I have used Win 296 Ball powder with good results. The powder seems to function well behind 240 gr. hardcast lead bullets or jacketed bullets. Works alright with the heavier 300+ gr hardcast bullets too, if you need a heavy bullet. As for powder charge, I would start a little below the max listed in a reliable reloading manual, and work up from there to your preference. Carbide dies make quick work of loading straight wall cases like the .44.
To my knowledge mine isn't the super. However I can't seem to find my particular one on the Ruger site. Its got a 7 1/2" barrel and is Blued. The Ruger site doesn't show a blued only SS with a 7 1/2". Picked it up from a dealer in CO about 5 years ago.
I have used hornady's manual and its decent to get started with, but is set up for their brand of bullets. The different powder manufacturers have some info avialable. I would think any published manual from a recognized source would be a good place to start. Winchester has loads available on their website for the .44 and is worth checking out. Take the time to make sure your dies are seating the bullet properly and you have the correct amount of crimp. There are other websites that publish loads, but if its from a private individual, take the infomation with a grain of salt. Doesn't hurt to be a little conservative when you start loading for any gun. There will be time to slowly work up to hotter, safe loads.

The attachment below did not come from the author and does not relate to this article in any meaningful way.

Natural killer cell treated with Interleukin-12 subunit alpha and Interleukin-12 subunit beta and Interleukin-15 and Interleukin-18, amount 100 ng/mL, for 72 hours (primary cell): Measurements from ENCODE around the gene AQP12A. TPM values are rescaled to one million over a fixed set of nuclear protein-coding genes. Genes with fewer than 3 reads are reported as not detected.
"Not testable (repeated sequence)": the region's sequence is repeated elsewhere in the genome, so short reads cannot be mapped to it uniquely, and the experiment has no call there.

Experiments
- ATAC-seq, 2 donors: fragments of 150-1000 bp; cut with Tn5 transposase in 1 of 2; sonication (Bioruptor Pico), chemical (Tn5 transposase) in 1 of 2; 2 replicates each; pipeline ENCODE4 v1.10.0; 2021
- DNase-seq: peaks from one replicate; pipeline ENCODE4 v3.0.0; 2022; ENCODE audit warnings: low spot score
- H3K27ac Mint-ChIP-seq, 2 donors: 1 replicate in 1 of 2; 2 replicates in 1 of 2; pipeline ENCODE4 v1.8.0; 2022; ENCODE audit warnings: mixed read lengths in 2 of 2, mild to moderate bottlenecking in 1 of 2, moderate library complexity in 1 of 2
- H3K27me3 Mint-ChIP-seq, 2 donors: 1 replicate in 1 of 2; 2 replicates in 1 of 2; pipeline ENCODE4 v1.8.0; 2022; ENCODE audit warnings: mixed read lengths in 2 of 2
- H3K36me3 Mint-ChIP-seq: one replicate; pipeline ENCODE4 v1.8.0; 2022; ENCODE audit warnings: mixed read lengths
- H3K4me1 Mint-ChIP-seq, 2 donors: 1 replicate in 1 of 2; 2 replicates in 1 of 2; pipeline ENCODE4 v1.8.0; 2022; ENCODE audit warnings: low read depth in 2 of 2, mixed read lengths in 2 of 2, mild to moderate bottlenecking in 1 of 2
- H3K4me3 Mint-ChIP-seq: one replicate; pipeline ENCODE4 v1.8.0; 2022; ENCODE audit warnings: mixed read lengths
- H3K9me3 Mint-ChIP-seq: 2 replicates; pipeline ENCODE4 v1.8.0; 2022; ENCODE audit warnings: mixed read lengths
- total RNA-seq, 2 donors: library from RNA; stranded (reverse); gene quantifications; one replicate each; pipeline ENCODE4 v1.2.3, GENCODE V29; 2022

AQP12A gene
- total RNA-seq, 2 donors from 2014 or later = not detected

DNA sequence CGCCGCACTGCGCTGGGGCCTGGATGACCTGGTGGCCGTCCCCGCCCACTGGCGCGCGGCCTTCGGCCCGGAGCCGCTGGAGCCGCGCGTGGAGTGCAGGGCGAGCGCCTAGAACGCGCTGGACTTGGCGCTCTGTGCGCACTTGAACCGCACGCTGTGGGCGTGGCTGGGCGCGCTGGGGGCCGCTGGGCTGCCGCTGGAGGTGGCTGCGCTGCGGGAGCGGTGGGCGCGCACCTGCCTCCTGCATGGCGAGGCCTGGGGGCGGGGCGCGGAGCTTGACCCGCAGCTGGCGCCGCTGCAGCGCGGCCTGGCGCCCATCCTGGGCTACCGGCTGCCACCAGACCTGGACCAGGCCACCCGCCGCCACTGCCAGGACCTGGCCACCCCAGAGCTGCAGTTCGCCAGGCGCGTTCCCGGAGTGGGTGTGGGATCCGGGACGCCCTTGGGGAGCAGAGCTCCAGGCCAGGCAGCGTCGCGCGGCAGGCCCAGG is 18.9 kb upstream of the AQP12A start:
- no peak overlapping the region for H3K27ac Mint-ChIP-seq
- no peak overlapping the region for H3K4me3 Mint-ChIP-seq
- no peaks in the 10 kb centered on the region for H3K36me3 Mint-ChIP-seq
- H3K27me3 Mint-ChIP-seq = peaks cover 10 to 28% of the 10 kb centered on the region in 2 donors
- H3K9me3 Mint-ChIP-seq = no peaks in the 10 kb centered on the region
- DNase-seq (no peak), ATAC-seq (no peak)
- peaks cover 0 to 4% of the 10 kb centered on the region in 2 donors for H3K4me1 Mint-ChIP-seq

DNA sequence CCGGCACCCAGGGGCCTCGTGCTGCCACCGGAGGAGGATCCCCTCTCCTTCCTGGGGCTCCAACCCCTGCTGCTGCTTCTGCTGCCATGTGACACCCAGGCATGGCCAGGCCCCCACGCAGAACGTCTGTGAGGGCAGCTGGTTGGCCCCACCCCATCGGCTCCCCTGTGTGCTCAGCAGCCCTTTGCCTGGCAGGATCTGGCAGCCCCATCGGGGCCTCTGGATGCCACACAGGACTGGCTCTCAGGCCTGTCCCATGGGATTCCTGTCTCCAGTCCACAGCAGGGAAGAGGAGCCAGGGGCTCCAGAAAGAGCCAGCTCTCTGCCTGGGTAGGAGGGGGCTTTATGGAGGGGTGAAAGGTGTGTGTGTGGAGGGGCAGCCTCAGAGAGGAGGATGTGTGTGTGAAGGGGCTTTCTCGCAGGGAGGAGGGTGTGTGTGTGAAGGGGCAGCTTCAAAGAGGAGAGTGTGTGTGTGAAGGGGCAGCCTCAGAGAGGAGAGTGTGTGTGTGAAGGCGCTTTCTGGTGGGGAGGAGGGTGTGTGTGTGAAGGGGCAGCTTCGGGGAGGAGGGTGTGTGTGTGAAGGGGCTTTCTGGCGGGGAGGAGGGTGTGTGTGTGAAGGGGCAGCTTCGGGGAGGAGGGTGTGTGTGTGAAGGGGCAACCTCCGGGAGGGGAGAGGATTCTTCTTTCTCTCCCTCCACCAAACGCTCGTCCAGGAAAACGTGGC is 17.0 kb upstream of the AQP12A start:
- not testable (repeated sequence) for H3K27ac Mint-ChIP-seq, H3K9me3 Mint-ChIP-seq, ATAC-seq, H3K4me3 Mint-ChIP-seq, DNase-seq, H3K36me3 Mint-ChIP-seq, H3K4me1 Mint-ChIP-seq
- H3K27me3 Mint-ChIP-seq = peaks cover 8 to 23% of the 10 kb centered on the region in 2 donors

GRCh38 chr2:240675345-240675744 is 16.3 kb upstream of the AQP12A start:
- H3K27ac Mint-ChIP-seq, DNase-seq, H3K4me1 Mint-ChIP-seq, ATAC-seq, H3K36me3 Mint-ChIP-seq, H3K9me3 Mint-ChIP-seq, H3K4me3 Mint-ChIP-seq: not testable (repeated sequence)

Any load deemed an Elmer Keith load is probably accurate at quite some distance, for a handgun.
Buying hardcast lead bullets may be something to consider. I use to get 500 bullets for less than $30.00 and they shot well at 100 yds. With the price of lead and copper now, buying in bulk could save some money and give you more practice with the gun.[/url]
Anyone who shoots a sabot bullet has had the problem with loading the next round with a dirty barrel we have all struggled with it.
Between muzzleloader shots I have done some research and testing on my own to find out what works for me for the next shot. I have been using a product called bore butter and when the muzzleloader is just sitting around I leave it caked in the barrel for protection. Have also found that if I lube my sabots with bore butter they really slide nicely down the barrel....